**Stereographic projection** is a way of mapping ℝ — which is infinitely long — onto a circle, which has a finite length (circumference).

In a sense, **the circle is larger than ℝ**. That is, you can map injectively every point from ℝ onto the circle, and then there’s still a point left over at the top of the circle. That point gets associated to ∞.

This mapping also generates the **Cauchy distribution from statistics**.

**An infinite thing is smaller than a finite thing.** Weird, right? Well on the other hand, you could also map ℝ to the unit circle and exchange “**x** inches ∈ ℝ” for “**x** degrees ∈ circle”, like wrapping an infinite string around the circle, and it would of course wrap around many times.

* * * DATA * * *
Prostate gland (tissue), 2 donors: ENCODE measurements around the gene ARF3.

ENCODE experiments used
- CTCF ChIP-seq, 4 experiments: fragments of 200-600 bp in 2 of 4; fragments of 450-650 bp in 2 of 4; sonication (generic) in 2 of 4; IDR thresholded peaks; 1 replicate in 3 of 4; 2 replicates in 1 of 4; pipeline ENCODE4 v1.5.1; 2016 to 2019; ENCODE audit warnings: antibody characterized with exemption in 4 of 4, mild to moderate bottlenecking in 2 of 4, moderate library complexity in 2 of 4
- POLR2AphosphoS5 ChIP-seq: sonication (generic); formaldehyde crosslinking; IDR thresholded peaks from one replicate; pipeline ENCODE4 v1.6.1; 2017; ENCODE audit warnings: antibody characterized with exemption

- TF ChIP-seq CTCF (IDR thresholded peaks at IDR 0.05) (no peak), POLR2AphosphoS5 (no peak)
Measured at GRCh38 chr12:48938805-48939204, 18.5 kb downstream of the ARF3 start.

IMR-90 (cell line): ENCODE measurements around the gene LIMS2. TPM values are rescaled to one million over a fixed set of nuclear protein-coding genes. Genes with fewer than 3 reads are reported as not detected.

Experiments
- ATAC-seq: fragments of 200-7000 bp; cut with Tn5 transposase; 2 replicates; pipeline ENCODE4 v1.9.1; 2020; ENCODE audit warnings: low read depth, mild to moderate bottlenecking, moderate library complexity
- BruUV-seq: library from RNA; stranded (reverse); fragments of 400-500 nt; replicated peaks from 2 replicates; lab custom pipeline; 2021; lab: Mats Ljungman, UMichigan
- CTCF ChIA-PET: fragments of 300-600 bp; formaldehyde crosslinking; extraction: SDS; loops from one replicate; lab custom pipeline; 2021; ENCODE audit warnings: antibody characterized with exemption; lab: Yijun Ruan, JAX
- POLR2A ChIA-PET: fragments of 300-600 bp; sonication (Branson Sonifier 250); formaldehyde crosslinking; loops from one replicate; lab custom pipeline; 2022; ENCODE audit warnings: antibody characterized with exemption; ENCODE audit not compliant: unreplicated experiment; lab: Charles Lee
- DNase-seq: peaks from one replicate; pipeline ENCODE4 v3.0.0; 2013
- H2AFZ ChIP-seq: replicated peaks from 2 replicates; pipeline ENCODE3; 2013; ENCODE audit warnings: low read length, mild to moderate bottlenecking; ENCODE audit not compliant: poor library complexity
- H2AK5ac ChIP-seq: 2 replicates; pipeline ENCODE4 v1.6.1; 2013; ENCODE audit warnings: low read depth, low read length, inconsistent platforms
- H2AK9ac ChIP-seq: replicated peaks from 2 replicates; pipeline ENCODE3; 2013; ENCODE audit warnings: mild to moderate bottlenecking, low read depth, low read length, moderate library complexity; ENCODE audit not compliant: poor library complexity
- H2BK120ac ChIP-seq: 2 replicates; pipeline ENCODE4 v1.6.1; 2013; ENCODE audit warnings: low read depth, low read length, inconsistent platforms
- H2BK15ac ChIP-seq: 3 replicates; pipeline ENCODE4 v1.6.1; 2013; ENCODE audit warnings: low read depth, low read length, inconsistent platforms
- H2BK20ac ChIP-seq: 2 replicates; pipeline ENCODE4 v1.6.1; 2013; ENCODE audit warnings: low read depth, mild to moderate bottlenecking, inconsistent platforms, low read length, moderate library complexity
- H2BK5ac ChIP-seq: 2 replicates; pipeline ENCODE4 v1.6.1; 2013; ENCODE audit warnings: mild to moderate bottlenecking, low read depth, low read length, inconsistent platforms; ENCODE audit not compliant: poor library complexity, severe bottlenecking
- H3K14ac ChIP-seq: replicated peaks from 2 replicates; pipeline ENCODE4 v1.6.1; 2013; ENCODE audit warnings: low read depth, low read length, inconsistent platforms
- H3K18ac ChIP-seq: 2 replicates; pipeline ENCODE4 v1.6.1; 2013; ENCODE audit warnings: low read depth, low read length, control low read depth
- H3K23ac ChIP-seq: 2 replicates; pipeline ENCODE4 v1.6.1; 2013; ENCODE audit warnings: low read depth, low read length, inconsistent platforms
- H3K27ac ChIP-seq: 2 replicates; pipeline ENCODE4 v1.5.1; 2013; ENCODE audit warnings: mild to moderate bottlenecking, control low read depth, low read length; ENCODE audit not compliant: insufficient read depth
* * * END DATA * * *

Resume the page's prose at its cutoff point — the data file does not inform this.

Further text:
So** either thing could be considered bigger**. This is why the axiom of choice is messed up.

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Tags: ℝ, Cauchy distribution, education, geometry, math, mathematics, maths, statistics, stereographic projection

This entry was posted on November 21, 2010 at 3:38 pm and is filed under Uncategorized. You can follow any responses to this entry through the RSS 2.0 feed.
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